Jahlil Okafor is still a Sixer.

He's not a New Orleans Pelican or a Portland Trail Blazer or a Dallas Maverick. He's not going back home to Chicago or to Indiana to play with Paul George. He's in Philly for at least the next 26 games and he's ready to get to work.

"I was happy that the trade deadline was over with and I knew where I'd be finishing the rest of the season," Okafor said. "After the past couple weeks I couldn't wait until 3 o'clock yesterday would pass, which means I wouldn't have to worry about where I would be and have to deal with all the trade rumors.

"It's a sigh of relief. I'm glad it's over with. I'm still a Sixer so I'm excited about playing tonight."

Sixers president of basketball operations Bryan Colangelo on Friday spoke at length about the team's future. He's said he's planning to build around the team's "transformational players" in Joel Embiid and Ben Simmons.

He also addressed the deal that sent Nerlens Noel to Dallas for a protected first-round pick, Justin Anderson and Andrew Bogut. With all of the rumors swirling around Okafor, there wasn't much chatter around Noel.

The biggest reason for Noel's departure is his contract. Noel is set to become a restricted free agent this summer. He's a desirable player in today's NBA as a big that can run the floor and offer elite rim protection. Okafor can't become a restricted free agent until 2019.

Colangelo said there was a market for Okafor, but he just couldn't find the right deal.

"The market dictates what’s there and interestingly given our situation with the multiple talented bigs I think it's safe to say people view us as a place to come if they are looking for a big," Colangelo said. "Several bigs were out there and available on the market. A trade went down early. (Jusuf) Nurkic going to Portland. There was some conversation with Jahlil early, some advanced discussions to the point we pulled him out of a game situation just because there was so much at stake given the terms of a proposed transaction."

It seems like Okafor has been on the trade block since the day he was drafted third overall in 2015. With Embiid's emerging as a star and Noel's being the team's longest-tenured big, it had been difficult to see Okafor's long-term fit with the Sixers.

To Okafor's credit, he's taken it all in stride. As Colangelo alluded to, he had "advanced" talks on a deal that would send Okafor to Portland. The talks got serious enough to where Okafor was held out of a win over the Heat and began the handshaking ritual of a player on the move. He was also held out of the next game in Charlotte.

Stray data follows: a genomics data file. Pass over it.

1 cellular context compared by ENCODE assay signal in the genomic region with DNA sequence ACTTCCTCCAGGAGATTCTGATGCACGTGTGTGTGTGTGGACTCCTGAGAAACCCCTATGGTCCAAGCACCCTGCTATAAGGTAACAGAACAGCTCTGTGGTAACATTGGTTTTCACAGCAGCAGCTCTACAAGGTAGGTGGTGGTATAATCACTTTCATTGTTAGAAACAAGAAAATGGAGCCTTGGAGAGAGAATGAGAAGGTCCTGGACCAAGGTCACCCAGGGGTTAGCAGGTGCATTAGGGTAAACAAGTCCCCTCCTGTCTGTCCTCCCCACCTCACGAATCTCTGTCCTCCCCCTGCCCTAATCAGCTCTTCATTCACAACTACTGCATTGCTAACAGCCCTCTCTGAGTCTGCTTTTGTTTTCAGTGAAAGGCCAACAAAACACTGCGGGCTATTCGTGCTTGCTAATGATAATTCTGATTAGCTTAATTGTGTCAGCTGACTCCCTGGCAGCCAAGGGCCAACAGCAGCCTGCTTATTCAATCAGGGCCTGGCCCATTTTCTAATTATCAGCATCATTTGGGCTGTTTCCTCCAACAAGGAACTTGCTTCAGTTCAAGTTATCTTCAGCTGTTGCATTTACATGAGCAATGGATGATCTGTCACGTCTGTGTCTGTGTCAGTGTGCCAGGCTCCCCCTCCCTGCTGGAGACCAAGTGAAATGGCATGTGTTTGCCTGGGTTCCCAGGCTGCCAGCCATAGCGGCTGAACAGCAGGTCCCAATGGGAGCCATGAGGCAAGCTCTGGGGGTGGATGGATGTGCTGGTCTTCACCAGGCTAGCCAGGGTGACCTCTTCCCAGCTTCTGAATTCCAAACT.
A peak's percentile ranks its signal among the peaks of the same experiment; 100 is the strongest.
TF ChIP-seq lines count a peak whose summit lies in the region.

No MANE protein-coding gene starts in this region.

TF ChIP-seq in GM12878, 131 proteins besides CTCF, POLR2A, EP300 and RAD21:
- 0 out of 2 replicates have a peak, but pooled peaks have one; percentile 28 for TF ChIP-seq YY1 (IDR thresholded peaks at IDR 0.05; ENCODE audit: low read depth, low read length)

Through all of it, Okafor wasn't bitter. He just quietly kept working.

"I never looked at me being shopped as a negative thing," Okafor said. "It's just part of the business... I am here so there are no hard feelings or anything like that. No, not at all.

"I never felt disconnected from the team. When I wasn't traveling with the team I was still here in the facility with [Embiid and Simmons]. I was never just at home alone or anything like that. I was still with the team. Some of the coaches would stay back so I always felt connected with the Sixers."

Okafor will get his first action of the second half of the season tonight against the Wizards. He's been dealing with knee soreness, a result of a surgery to repair a torn meniscus last March. He said Friday afternoon that he's feeling healthy after the All-Star Break and the Rising Stars Challenge.

After all the speculation and rumors, Okafor just wants to play basketball.

"I think it's something a lot of players in the NBA have to deal with," he said. "We're all basketball players. We want to play well for ourselves and for our team.

"Whatever happens in a few months, we'll see what happens then. Right now I'm just worried about playing these last 26 games and playing well for the city and playing well for the team. "